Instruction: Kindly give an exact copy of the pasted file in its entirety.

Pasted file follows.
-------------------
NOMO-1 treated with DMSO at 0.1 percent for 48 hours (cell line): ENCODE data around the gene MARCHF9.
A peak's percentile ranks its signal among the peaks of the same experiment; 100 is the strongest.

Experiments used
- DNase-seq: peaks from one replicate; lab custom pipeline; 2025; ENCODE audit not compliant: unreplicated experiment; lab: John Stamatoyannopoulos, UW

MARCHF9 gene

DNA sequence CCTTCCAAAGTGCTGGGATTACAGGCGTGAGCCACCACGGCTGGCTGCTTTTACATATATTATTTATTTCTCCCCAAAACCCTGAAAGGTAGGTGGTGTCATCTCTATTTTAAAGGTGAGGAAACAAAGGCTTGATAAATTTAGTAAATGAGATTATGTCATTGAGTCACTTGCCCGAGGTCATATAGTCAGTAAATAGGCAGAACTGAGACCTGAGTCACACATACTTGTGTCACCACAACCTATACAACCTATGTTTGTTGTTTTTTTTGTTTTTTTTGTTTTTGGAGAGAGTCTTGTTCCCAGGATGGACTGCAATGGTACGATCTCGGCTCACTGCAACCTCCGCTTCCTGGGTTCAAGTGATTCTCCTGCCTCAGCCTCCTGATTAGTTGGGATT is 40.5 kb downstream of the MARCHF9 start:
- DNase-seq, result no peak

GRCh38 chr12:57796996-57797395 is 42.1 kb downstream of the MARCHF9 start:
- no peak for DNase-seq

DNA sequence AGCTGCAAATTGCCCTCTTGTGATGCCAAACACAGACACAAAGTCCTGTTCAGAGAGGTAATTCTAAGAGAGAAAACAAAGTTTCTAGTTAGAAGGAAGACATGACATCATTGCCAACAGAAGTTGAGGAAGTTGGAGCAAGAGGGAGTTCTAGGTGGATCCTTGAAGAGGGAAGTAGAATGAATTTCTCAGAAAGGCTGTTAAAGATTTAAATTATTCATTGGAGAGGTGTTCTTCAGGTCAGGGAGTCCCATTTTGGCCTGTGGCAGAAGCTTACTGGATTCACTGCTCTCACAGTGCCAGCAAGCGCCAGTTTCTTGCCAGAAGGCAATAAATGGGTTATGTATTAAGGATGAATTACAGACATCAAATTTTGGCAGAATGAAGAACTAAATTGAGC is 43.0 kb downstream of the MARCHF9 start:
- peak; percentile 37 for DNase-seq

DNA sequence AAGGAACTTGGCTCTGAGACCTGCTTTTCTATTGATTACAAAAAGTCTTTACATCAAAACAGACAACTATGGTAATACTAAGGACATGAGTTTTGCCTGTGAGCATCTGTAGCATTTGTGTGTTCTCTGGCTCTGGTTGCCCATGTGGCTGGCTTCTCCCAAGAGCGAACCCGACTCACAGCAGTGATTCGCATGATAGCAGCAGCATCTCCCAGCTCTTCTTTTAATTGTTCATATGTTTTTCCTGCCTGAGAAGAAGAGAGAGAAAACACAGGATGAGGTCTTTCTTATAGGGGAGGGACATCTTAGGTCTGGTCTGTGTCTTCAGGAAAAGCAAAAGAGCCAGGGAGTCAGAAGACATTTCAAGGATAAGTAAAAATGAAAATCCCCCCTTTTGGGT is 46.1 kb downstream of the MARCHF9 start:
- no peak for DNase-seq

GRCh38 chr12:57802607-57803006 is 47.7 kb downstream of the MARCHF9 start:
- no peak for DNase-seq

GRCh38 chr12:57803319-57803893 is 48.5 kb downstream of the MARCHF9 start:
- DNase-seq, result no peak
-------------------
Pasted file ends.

NOMO-1 treated with DMSO at 0.1 percent for 48 hours (cell line): ENCODE data around the gene MARCHF9.
A peak's percentile ranks its signal among the peaks of the same experiment; 100 is the strongest.

Experiments used
- DNase-seq: peaks from one replicate; lab custom pipeline; 2025; ENCODE audit not compliant: unreplicated experiment; lab: John Stamatoyannopoulos, UW

MARCHF9 gene

DNA sequence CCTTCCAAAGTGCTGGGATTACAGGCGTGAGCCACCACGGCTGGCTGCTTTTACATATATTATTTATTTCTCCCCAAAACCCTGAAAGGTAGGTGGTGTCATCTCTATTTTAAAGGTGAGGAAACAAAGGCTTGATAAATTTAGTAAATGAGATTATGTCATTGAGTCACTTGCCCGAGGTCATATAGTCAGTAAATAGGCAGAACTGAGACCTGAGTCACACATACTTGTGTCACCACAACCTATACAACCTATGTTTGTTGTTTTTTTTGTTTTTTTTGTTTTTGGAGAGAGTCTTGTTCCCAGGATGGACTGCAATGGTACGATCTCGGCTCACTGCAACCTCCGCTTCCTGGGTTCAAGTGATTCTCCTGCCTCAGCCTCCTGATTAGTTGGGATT is 40.5 kb downstream of the MARCHF9 start:
- DNase-seq, result no peak

GRCh38 chr12:57796996-57797395 is 42.1 kb downstream of the MARCHF9 start:
- no peak for DNase-seq

DNA sequence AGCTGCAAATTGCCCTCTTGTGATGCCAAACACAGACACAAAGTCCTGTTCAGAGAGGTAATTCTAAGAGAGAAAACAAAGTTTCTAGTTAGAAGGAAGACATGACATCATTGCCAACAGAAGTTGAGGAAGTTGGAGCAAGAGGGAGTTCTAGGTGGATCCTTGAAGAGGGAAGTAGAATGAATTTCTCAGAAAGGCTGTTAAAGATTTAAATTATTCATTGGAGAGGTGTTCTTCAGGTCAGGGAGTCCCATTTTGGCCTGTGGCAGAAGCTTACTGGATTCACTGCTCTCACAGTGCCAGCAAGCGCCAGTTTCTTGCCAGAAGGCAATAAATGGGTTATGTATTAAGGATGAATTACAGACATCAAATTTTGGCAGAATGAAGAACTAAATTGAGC is 43.0 kb downstream of the MARCHF9 start:
- peak; percentile 37 for DNase-seq

DNA sequence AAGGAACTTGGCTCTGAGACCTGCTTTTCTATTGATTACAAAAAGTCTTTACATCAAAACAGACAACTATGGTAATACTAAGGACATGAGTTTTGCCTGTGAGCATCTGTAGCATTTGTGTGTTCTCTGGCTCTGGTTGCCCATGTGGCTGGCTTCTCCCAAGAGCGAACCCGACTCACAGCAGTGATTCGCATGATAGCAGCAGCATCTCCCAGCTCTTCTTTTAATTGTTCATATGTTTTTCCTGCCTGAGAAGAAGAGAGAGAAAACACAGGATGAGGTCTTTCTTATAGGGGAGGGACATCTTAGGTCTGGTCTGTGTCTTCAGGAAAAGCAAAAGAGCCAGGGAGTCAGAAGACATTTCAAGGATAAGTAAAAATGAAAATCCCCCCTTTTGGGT is 46.1 kb downstream of the MARCHF9 start:
- no peak for DNase-seq

GRCh38 chr12:57802607-57803006 is 47.7 kb downstream of the MARCHF9 start:
- no peak for DNase-seq

GRCh38 chr12:57803319-57803893 is 48.5 kb downstream of the MARCHF9 start:
- DNase-seq, result no peak